2012 Six Nations
Mallinder backs Wood for England captaincy
January 6, 2012
Northampton boss has backed Tom Wood for England captain © Getty Images
Tom Wood would make a fine England captain despite not being the skipper of his Premiership side Northampton, according to the club's director of rugby Jim Mallinder.
Wood is part of the leadership group at Franklin's Gardens, though Dylan Hartley - another contender for the captaincy, along with Chris Robshaw - is captain. Mallinder, though, has backed Wood for the task of leading England into the 2012 Six Nations tournament, insisting the flanker would not let interim national team coach Stuart Lancaster down.
"He would fit the bill without a doubt," Mallinder told the Guardian. "I know the way Tom would do it. He wouldn't change his game or the way he speaks.
"He is not a massive talker but he says things that have to be said. He leads by example on the field and I think he could do the job.
"It's hard for me to comment on anybody else outside Northampton because I don't know them as well but in Wood and Hartley we have got players who could be very good England captains."
Mallinder also suggested there would be no problem with Wood being named captain of a team containing his club skipper in Hartley.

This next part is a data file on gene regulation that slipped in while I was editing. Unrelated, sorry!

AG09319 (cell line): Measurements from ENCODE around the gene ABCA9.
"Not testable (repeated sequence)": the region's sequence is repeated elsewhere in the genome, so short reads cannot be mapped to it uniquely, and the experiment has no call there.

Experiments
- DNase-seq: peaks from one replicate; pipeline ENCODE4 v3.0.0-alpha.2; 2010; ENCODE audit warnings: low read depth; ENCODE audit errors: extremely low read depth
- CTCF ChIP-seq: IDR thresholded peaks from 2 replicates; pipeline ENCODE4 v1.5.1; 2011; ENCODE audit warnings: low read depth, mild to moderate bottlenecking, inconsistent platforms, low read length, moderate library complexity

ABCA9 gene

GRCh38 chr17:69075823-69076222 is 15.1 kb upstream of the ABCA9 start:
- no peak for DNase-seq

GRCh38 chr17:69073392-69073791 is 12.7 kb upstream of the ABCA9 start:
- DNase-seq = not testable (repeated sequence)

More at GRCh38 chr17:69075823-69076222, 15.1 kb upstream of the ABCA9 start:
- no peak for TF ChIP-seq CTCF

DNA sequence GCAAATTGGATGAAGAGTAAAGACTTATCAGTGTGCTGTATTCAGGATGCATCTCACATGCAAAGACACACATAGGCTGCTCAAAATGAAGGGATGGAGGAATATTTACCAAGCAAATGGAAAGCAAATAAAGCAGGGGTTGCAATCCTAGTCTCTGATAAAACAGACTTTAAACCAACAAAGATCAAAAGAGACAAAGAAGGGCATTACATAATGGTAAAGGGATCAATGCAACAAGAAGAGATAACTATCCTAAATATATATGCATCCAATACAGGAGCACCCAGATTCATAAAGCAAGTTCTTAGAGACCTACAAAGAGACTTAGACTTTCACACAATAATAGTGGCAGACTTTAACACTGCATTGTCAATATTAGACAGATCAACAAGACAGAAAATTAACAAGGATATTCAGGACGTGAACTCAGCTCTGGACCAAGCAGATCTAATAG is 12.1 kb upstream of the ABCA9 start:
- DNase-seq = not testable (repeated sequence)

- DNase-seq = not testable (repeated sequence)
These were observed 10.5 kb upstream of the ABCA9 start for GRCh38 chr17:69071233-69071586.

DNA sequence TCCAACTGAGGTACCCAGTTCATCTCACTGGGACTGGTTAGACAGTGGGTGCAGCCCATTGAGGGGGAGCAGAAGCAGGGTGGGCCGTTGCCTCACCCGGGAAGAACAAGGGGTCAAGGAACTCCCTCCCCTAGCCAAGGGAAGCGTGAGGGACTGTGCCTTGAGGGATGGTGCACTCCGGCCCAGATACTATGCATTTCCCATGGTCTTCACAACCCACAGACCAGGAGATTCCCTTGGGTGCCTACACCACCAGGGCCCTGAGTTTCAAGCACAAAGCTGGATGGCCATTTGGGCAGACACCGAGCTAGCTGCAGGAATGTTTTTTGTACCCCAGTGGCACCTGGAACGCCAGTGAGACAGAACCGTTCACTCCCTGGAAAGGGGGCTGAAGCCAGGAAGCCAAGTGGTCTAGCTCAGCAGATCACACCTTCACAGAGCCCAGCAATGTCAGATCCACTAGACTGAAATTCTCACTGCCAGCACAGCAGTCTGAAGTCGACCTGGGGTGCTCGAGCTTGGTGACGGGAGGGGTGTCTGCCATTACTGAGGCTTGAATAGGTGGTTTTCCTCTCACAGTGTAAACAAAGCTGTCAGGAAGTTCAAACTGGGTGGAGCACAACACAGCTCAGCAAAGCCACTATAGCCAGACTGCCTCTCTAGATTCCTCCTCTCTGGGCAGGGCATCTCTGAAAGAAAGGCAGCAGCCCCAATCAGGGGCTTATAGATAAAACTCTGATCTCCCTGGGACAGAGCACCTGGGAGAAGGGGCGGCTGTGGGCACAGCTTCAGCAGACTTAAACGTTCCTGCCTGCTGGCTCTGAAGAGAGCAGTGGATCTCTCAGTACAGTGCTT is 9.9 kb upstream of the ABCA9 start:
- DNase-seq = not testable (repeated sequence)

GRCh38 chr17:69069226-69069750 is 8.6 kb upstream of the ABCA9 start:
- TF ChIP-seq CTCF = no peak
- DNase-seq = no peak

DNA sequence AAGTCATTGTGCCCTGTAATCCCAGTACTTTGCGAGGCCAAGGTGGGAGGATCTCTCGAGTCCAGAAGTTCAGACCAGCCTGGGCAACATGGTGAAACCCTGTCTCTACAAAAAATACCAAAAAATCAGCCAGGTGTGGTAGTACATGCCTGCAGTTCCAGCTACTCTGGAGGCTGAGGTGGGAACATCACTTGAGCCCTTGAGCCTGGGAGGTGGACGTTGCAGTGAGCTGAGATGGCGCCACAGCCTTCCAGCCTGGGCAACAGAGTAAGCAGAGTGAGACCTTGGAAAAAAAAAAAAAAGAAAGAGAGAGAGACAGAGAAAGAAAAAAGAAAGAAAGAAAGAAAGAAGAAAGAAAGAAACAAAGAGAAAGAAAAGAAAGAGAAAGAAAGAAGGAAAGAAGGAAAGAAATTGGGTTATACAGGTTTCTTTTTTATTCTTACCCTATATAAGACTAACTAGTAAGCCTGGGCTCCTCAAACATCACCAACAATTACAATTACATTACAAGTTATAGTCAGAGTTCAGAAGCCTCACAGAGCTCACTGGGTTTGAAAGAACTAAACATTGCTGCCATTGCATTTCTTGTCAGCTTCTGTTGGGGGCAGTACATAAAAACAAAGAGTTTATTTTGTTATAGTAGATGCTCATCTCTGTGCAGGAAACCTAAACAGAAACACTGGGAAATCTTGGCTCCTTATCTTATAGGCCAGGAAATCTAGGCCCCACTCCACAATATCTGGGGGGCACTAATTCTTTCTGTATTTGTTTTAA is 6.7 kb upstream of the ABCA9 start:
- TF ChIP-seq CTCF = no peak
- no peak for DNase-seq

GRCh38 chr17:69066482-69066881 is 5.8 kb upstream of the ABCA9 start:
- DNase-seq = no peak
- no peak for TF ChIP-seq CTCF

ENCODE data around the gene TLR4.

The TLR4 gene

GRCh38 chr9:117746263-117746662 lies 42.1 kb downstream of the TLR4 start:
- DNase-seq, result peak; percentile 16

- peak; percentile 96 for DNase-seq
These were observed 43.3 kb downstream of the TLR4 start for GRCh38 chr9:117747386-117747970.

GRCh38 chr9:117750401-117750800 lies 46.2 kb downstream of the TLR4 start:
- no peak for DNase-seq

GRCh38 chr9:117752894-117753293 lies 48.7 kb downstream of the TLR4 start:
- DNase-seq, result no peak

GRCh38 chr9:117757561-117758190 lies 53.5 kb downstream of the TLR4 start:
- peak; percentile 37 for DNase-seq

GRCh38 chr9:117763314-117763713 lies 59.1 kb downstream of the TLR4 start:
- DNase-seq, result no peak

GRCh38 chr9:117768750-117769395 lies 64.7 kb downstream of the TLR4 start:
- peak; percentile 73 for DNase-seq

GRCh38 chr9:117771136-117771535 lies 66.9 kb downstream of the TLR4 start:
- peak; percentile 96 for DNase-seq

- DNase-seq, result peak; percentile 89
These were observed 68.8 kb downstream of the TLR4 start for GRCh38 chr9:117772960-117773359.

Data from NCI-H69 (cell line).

"It would be interesting but the pair of them get on really well together," Mallinder said. "We've got a good leadership group, there's no massive hierarchy. Dylan might have the word 'captain' after his name but they all lead in their different ways."
© ESPN EMEA Ltd
"People on the outside think unfounded thoughts on Toulon." Tom Hamilton talks to RCT lock Nick Kennedy ahead of Saturday's Heineken Cup final against Clermont
Will Genia should lead the Wallabies against the Lions, Joe Tomane to win the final wing spot and Israel Folau at fullback, writes Greg Growden
"Has there ever been such a large disconnect between France's club teams and the international side?" Ian Moriarty weighs up the state of French rugby
"By carrying a Great Britain label to the Antipodes, and getting beaten by the Kiwis, they established a tradition which has lasted to this day." Huw Richards rewinds to 1888